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Government of Jamaica


Socioeconomic initiatives needed for community transformation

Government agencies use economic and psychosocial initiatives for sustained transformation of violence plagued communities

KINGSTON, Jamaica, December 18, 2023

The 2023 PIOJ Community Renewal Programme Best Practice Symposium brought together development professionals and other stakeholders focused on delivering the sustained transformation of 100 targeted communities that are violence-plagued. The focus underscored a holistic approach to stop violence, under the theme: Transforming communities through economic and psychosocial best practices. The event was held on November 8 in Kingston.

PIOJ Deputy Director General Ms Barbara Scott and other government officials led discussions on the importance of evidence-based practices in tackling local challenges. Minister of Education Fayval Williams used examples from her constituency that demonstrated how an educated citizenry allowed communities to achieve their stated goals, and Chief Technical Director of the Ministry of National Security, Mr Delroy Simpson, highlighted the partnership with the Ministry of Education to protect youth.
Minister Williams complimented JSIF on its work, with the ZOSO (Zones of Special Operation), that has delivered results and also demonstrated good financial management of community activities. She went on to urge greater acceptance of formal education.
“If you ask me what makes the greatest difference between communities, it is education. There is no doubt about it because it opens doors for opportunities for all persons. Across the length and breadth of Jamaica we have access to 1 010 schools and we double that by looking at the early childhood sector. We have to let Jamaicans understand how very important education is, to raise the level, on par with countries that we admire.” Minister Williams also said that government aims to increase the number of tertiary educated persons in the society from 20 per cent to 80 per cent and higher.

Speaking for the Ministry of National Security, Mr Simpson said that through the Citizen Security Plan (CSP), an inter-ministerial school support strategy has adopted risk-based approaches and a case management methodology.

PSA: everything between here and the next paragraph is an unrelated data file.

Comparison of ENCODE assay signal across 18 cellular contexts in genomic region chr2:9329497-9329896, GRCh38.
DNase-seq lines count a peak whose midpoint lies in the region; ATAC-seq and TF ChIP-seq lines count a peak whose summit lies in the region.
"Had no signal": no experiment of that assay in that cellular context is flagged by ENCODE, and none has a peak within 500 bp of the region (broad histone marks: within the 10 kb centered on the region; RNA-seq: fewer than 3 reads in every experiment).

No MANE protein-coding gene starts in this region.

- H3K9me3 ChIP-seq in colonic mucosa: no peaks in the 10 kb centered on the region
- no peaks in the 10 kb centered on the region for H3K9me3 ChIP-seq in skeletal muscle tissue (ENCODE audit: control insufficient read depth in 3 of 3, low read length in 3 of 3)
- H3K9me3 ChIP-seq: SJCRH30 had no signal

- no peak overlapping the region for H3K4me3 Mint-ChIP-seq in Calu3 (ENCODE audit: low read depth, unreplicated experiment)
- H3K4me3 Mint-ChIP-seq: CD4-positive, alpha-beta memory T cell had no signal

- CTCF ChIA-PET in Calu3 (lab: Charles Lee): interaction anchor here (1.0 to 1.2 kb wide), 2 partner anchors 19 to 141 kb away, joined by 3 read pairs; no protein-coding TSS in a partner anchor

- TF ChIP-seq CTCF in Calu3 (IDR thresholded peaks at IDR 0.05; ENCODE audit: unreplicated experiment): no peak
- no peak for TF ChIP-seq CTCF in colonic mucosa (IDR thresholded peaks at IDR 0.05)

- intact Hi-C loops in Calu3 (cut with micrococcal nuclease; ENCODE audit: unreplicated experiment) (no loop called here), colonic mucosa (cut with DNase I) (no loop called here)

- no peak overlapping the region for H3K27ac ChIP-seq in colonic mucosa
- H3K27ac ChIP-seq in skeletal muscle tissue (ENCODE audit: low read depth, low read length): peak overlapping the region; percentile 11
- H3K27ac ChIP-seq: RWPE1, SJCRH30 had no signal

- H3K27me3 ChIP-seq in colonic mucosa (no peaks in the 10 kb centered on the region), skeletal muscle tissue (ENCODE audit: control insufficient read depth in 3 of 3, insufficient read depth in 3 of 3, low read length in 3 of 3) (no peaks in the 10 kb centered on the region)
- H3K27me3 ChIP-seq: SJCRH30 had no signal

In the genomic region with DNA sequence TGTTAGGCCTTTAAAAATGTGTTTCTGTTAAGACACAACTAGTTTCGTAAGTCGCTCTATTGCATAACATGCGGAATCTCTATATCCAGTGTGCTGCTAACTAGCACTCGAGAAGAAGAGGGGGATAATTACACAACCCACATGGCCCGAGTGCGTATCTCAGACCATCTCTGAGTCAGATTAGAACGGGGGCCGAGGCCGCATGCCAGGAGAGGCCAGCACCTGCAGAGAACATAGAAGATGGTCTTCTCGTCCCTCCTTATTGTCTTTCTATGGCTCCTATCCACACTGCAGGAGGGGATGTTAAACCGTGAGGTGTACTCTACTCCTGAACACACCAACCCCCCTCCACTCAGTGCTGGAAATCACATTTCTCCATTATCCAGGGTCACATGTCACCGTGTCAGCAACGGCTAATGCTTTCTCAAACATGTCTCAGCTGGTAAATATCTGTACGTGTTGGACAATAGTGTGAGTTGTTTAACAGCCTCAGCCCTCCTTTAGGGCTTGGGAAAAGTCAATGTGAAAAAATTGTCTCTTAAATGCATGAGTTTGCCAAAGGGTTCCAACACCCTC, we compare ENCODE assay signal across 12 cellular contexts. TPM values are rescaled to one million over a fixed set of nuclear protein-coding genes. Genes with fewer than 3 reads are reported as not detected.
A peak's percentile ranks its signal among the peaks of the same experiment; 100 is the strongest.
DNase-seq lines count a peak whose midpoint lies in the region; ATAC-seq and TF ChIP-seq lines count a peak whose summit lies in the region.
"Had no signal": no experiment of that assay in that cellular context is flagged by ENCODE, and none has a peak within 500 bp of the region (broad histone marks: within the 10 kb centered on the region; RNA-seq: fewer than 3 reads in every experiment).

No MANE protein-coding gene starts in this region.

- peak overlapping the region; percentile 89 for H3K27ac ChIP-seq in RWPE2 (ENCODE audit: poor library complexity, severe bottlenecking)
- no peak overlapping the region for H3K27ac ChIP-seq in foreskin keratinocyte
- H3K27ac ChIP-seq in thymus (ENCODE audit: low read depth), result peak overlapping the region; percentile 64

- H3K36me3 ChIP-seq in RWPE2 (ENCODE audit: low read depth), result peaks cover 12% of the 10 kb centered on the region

“In this approach, criminogenic risk factors, which include psychosocial issues, are identified through a collaborative effort. Working with psychologists and other professionals, the necessary interventions are provided. In order to transform our communities, data and evidence-based approaches must form the core of policy determinations.”

Acting Chief Technical Director of the Ministry of Industry, Investment and Commerce, Mr Karl Hyatt, pointed to the crucial role of Micro, Small, and Medium-sized Enterprises (MSMEs) in national development, with 422 000 active MSMEs contributing significantly to the GDP. These MSMEs, he said, employ between 60 per cent and 70 per cent of the national labour force, which translates to about 42 per cent of GDP. He further noted that the operations of MSMEs are located within communities, many of those are targeted by the ministry’s Citizen Security Programme and the PIOJ Community Renewal Programme and also the Industry and Commerce ministry road shows with the IDB.

Mr Omar Sweeney, Managing Director of the Jamaica Social Investment Fund (JSIF), emphasized the importance of economic and psychosocial health to combat crime and sustain development. He said that fostering a local economy where money is earned and also spent in the community helps its transformation. He said, “We have spent a lot of our time focusing on economic development, looking at the local economy and how it is that money can be earned and kept within the community…. In terms of the psychosocial, we understand that until you address a person’s immediate need you can’t talk to them about anything else, you have to address what affects ‘me’ first. Until you do those things, you really can’t count a community as transformed.”

Speaking of the desire for self-reliance that is being expressed within communities, he said, “Communities started to speak to us more about the things that were keeping them poor. ‘Yes Mr Sweeney, you gave us a school, but we would have like to have been able to do it ourselves. What can we do about the things that are keeping us where we are?’” He cited the actions that can be achieved by informed communities, naming Bucknor in Clarendon, where residents refurbished their community centre.

The Social Development Commission (SDC), represented by Deputy Executive Director Mr Omar Frith, provided encouraging data points. He said, “We firmly believe that growth and well-being of our communities depend on holistic growth that considers a myriad of factors, including social and economic considerations. Our strategic direction mandates us to advance the economic development of communities through an integrated community development strategy.”

He reported that in the last financial year, the SDC undertook an audit that resulted in 175 agencies receiving verification of readiness for partnership. Since October 2023, SDC has given support to 416 local economic initiatives, which had an impact of creating 1 300 jobs within communities. A special entrepreneurial grant has allowed 616 small enterprises to receive funding of $30 million.

The SDC has updated 712 community profiles, representing 92 per cent coverage of communities islandwide, there are 772 asset maps, representing 99 per cent of communities and 589 community priority plans. These databases are available for potential investors and other stakeholders.

The symposium was followed on November 10 by a Local Economic Initiative Fair for more than 90 MSMEs. It was supported by digital wallet Lynx.